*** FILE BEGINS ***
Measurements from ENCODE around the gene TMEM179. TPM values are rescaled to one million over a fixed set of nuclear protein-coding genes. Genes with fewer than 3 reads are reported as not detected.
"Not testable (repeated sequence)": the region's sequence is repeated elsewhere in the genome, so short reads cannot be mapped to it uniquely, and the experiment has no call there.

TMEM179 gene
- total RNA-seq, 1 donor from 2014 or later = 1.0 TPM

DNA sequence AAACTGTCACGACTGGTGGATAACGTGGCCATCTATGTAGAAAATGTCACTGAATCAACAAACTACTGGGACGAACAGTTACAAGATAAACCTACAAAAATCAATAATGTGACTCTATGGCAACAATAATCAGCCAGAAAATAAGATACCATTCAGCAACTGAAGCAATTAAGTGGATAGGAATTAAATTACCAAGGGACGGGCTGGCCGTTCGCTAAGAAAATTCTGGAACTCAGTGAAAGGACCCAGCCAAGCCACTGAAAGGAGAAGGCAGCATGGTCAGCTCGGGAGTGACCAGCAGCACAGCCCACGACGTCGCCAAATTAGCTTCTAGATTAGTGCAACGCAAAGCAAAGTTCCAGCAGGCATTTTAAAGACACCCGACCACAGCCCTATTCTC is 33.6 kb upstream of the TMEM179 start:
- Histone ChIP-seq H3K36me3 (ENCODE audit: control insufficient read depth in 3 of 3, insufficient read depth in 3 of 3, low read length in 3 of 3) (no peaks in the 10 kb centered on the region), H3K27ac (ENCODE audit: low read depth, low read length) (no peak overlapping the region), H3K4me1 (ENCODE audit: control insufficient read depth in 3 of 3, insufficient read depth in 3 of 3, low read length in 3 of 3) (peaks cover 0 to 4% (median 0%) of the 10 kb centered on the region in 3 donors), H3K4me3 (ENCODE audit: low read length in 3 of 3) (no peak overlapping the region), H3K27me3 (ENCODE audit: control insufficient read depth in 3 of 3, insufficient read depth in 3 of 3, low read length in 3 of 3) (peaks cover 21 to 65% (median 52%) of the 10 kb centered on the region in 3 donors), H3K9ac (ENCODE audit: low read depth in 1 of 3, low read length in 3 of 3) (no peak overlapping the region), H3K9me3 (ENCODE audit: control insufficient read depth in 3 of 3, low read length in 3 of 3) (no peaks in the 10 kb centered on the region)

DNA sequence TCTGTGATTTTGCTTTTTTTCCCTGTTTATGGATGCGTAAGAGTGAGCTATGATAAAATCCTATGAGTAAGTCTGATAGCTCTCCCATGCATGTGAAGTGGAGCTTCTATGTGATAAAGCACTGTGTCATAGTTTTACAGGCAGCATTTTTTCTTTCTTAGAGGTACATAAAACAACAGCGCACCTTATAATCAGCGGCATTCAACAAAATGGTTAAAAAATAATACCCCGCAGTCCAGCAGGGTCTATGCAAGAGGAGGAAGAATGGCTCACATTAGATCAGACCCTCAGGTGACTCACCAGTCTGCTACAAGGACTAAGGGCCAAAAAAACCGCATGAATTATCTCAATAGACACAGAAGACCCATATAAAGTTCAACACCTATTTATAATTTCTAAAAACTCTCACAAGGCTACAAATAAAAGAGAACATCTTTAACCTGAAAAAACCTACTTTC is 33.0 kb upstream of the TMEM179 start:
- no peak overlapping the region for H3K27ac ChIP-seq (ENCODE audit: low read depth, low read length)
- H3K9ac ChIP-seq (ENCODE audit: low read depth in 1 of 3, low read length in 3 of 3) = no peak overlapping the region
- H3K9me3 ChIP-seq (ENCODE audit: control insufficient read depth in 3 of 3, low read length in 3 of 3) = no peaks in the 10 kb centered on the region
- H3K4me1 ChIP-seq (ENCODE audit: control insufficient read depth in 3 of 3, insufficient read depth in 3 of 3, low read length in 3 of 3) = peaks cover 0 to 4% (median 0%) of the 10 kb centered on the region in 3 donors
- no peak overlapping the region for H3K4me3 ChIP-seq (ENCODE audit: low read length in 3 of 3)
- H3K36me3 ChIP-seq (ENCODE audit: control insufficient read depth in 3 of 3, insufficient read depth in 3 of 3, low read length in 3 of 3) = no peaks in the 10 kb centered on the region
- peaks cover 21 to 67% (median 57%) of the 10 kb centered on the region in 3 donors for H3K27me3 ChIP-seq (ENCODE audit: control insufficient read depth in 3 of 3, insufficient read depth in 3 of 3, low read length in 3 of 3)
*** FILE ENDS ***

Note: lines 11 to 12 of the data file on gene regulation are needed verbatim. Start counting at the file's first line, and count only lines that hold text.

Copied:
- H3K4me1 ChIP-seq (ENCODE audit: control insufficient read depth in 3 of 3, insufficient read depth in 3 of 3, low read length in 3 of 3) = peaks cover 0 to 4% (median 0%) of the 10 kb centered on the region in 3 donors
- no peak overlapping the region for H3K4me3 ChIP-seq (ENCODE audit: low read length in 3 of 3)